The number of homeowners refinancing their home mortgages continues to climb, comprising nearly two-thirds of all home loan applicants.

Mortgage interest rates have remained lower than expected as investors have rushed to the security of U.S. Treasury bonds in light of the disaster in Japan and unrest in other areas of the globe.

Economists from the Mortgage Bankers Association first forecasted that 30-year fixed-rate mortgage interest rates would reach 5.5 percent in the second quarter this year but recently revised their predictions.

They wrote that long-term rates are expected to remain at 5 percent in the second quarter, then rise to 5.3 percent in the third quarter and 5.5 percent in the fourth quarter.

Some loan representatives say the recent activity has been led by a group of owners seeking to grab the lowest rates they can before the predicted rise. Those homeowners, however, may not be able to deduct all of their new mortgage interest payments from their federal income taxes.

Buyers need to be aware of the mortgage interest ceilings, especially heading into the April 18 tax deadline. According to the Internal Revenue Service, taxpayers may deduct interest on no more than a combined total of $1 million of "home acquisition debt" for a primary home and secondary residence.

Home acquisition debt means any loan used to acquire, to construct, or substantially to improve a qualified home.

Taxpayers may also deduct up to a combined total of $100,000 of home equity debt on their first and second homes. Home equity debt is defined as a loan with a purpose that is not to acquire, to construct or substantially to improve a qualified home.

(The limit is reduced to $500,000 if you are married and filing separately. See Internal Revenue Service Publication 936 for details.)

Taxpayers often are confused by the amount of mortgage interest they can deduct after they refinance. If you did refinance last year, double-check your numbers. You can only deduct interest on the original amount of the loan at the time you refinance, plus $100,000.

For example, let’s say you purchased your home 10 years ago for $100,000 and took out a loan for $80,000. Since then, you have paid the loan down to $20,000.

The house is now worth $275,000 and you want to buy a second home. The house definitely has equity to tap, but your mortgage interest deduction would be limited to the first $120,000 ($20,000 remaining on the old loan at the time of refi, plus $100,000).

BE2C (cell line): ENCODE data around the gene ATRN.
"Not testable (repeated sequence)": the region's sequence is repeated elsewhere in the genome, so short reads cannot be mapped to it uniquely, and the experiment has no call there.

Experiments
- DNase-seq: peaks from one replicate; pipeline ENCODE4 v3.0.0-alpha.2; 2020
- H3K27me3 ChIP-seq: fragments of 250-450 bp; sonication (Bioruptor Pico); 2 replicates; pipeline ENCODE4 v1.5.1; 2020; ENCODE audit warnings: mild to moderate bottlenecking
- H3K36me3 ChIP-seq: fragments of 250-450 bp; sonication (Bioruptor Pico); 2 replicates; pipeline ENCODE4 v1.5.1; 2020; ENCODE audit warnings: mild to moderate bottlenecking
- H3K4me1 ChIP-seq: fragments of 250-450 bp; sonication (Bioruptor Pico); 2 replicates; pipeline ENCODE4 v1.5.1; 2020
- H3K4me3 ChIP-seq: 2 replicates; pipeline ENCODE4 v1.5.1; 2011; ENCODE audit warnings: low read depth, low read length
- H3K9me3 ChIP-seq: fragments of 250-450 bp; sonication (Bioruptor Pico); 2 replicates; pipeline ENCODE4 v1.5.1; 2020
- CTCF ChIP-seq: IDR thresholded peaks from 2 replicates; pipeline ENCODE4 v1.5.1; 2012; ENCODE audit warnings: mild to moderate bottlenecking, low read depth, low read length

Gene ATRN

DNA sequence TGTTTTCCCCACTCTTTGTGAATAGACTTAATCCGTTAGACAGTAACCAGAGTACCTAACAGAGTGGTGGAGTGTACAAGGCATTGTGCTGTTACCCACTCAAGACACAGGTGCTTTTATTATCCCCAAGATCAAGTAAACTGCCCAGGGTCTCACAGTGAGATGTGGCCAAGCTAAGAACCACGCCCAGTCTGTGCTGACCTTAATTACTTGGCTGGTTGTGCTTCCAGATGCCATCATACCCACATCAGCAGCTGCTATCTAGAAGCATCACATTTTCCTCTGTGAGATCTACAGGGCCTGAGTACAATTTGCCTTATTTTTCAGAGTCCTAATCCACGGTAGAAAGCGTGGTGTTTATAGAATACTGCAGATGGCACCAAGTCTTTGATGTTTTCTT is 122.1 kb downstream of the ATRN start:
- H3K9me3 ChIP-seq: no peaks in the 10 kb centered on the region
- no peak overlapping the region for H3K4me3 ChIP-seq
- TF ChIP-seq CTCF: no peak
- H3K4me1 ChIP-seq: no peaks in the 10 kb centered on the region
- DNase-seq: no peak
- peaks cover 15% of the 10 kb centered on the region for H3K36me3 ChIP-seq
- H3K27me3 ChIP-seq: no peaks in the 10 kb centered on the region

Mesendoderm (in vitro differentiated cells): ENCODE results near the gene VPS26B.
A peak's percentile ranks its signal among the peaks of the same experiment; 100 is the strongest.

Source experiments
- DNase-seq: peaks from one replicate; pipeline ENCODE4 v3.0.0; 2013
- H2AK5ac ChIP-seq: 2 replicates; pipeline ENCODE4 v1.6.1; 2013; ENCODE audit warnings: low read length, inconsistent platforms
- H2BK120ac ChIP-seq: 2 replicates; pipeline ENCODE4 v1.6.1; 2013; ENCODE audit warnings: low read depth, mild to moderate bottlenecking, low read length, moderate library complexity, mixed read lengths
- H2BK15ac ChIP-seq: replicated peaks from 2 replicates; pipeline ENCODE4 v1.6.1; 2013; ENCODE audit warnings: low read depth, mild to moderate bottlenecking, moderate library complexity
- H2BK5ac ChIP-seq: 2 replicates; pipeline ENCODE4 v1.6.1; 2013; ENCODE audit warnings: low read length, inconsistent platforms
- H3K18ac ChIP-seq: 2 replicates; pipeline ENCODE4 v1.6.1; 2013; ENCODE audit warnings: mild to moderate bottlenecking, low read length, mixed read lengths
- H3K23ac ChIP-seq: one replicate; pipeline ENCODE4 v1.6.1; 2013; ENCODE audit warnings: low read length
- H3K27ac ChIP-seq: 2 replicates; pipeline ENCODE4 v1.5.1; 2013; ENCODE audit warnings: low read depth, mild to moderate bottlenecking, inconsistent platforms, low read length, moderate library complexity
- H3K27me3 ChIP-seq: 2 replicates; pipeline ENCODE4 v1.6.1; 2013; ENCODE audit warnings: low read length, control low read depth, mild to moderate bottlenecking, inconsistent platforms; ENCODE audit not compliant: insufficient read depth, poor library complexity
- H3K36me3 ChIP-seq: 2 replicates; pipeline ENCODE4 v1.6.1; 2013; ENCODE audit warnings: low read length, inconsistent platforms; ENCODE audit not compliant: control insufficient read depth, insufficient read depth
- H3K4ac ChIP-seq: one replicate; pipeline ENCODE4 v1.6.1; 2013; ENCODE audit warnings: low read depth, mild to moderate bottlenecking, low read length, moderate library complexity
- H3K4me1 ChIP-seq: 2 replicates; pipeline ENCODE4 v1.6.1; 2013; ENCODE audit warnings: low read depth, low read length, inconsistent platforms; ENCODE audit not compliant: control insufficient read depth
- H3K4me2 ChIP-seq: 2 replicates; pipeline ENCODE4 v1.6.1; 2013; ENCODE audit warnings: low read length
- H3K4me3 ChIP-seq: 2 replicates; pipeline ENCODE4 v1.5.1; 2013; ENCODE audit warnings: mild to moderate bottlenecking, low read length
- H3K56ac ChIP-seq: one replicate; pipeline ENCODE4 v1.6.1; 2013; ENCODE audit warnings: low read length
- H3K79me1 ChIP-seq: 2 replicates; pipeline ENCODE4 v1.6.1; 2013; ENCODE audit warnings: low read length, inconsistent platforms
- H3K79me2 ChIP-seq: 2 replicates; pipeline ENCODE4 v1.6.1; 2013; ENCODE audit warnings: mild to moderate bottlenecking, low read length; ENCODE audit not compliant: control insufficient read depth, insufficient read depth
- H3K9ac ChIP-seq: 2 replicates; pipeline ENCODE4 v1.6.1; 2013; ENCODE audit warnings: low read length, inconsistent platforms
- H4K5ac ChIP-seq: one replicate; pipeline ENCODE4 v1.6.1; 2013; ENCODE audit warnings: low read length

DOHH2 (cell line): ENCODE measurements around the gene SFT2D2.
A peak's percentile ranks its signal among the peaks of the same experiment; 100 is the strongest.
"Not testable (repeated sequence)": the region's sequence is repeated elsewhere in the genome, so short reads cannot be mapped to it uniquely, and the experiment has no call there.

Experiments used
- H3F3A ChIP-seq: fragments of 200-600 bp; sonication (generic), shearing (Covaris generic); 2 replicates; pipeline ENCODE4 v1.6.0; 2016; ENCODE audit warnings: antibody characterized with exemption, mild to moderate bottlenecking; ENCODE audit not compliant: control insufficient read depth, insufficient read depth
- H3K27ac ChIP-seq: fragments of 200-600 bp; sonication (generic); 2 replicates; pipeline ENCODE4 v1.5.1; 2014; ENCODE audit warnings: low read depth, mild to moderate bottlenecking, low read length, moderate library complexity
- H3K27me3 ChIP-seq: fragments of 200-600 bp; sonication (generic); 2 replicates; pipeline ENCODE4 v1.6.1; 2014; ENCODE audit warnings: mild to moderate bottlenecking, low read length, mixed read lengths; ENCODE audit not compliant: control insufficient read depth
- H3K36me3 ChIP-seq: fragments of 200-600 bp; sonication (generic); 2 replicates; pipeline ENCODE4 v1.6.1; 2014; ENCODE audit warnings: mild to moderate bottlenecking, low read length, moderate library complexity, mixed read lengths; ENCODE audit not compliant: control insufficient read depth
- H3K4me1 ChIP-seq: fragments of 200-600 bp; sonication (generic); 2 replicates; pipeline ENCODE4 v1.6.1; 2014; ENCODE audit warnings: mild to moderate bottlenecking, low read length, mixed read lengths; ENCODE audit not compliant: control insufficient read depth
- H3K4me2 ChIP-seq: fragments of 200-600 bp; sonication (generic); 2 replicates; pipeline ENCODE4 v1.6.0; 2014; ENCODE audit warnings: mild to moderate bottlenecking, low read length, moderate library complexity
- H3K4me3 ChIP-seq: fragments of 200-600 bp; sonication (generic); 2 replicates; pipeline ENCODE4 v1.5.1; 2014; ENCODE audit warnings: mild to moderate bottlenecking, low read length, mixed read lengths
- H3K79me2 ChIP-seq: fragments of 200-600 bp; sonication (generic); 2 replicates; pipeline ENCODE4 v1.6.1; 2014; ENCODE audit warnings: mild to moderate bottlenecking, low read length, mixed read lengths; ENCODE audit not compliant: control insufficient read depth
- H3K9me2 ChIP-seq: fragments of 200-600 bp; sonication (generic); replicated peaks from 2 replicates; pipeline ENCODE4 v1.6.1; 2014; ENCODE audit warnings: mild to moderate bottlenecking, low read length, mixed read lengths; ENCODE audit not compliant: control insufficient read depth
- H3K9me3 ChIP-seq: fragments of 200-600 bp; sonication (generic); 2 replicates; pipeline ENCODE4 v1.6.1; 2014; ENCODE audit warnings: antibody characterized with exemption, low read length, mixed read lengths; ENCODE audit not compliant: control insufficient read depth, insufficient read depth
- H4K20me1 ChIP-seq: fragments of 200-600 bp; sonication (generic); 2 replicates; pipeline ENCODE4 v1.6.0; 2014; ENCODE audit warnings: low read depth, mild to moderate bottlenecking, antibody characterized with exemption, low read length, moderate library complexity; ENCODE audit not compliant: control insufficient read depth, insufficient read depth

It is important to remember that home loan interest deductions simply reduce your taxable income. They are not dollar-for-dollar tax credits that are subtracted from your tax bill.

If you have a $1,000 a month mortgage payment and are in the 15 percent tax bracket, only about $150 a month escapes being taxed in the early months of the loan.

You can deduct the loan fees ("points") paid to buy or improve your main home in the year of purchase. You cannot deduct these fees in the year you refinanced if you refinanced only to obtain a lower interest rate on your loan.

And, talking about a purchase … If you’ve accepted a new job and purchased a new home, your moving expenses can be deductible depending upon the location of your new workplace. If your new job is at least 50 miles farther from your old home than your previous job (the "distance requirement"), then your moving expenses are deductible.

For example, let’s assume you drove 10 miles to your old office. If your new office is 60 miles away, your moving expenses — including storage, fuel, shipping pets, cars and household goods — would be deductible.

Do your best to make the most of your taxable deductions. Don’t forget to pull out your home purchase or refinance papers. Understand there are limits to your mortgage interest deduction and don’t underestimate moving expenses resulting from your new job.

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